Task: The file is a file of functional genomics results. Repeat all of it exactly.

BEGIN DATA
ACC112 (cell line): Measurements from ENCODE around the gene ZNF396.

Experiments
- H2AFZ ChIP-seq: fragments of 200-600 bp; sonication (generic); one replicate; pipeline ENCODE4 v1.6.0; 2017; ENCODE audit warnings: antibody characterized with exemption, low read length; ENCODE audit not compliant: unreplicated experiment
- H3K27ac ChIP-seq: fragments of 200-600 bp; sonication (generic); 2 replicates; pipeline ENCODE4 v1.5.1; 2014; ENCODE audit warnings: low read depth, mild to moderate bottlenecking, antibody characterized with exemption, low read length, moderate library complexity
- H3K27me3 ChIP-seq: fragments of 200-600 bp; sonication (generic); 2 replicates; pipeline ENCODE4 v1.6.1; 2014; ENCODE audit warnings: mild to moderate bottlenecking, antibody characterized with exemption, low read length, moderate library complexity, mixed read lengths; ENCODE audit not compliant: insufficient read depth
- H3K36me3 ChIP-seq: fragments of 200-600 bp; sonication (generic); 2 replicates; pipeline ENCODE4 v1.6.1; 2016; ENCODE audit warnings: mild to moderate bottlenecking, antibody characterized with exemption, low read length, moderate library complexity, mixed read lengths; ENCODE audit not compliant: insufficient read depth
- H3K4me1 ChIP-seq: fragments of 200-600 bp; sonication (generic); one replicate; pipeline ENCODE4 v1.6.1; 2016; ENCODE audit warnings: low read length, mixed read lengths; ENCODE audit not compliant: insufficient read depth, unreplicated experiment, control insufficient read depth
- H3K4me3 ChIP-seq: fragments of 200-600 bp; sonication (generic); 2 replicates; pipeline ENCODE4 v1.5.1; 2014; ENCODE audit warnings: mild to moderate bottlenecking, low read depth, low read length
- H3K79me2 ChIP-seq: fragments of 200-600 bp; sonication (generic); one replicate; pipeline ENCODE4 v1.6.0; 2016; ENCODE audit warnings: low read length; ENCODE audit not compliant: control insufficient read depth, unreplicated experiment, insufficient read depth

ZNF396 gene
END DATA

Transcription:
ACC112 (cell line): Measurements from ENCODE around the gene ZNF396.

Experiments
- H2AFZ ChIP-seq: fragments of 200-600 bp; sonication (generic); one replicate; pipeline ENCODE4 v1.6.0; 2017; ENCODE audit warnings: antibody characterized with exemption, low read length; ENCODE audit not compliant: unreplicated experiment
- H3K27ac ChIP-seq: fragments of 200-600 bp; sonication (generic); 2 replicates; pipeline ENCODE4 v1.5.1; 2014; ENCODE audit warnings: low read depth, mild to moderate bottlenecking, antibody characterized with exemption, low read length, moderate library complexity
- H3K27me3 ChIP-seq: fragments of 200-600 bp; sonication (generic); 2 replicates; pipeline ENCODE4 v1.6.1; 2014; ENCODE audit warnings: mild to moderate bottlenecking, antibody characterized with exemption, low read length, moderate library complexity, mixed read lengths; ENCODE audit not compliant: insufficient read depth
- H3K36me3 ChIP-seq: fragments of 200-600 bp; sonication (generic); 2 replicates; pipeline ENCODE4 v1.6.1; 2016; ENCODE audit warnings: mild to moderate bottlenecking, antibody characterized with exemption, low read length, moderate library complexity, mixed read lengths; ENCODE audit not compliant: insufficient read depth
- H3K4me1 ChIP-seq: fragments of 200-600 bp; sonication (generic); one replicate; pipeline ENCODE4 v1.6.1; 2016; ENCODE audit warnings: low read length, mixed read lengths; ENCODE audit not compliant: insufficient read depth, unreplicated experiment, control insufficient read depth
- H3K4me3 ChIP-seq: fragments of 200-600 bp; sonication (generic); 2 replicates; pipeline ENCODE4 v1.5.1; 2014; ENCODE audit warnings: mild to moderate bottlenecking, low read depth, low read length
- H3K79me2 ChIP-seq: fragments of 200-600 bp; sonication (generic); one replicate; pipeline ENCODE4 v1.6.0; 2016; ENCODE audit warnings: low read length; ENCODE audit not compliant: control insufficient read depth, unreplicated experiment, insufficient read depth

ZNF396 gene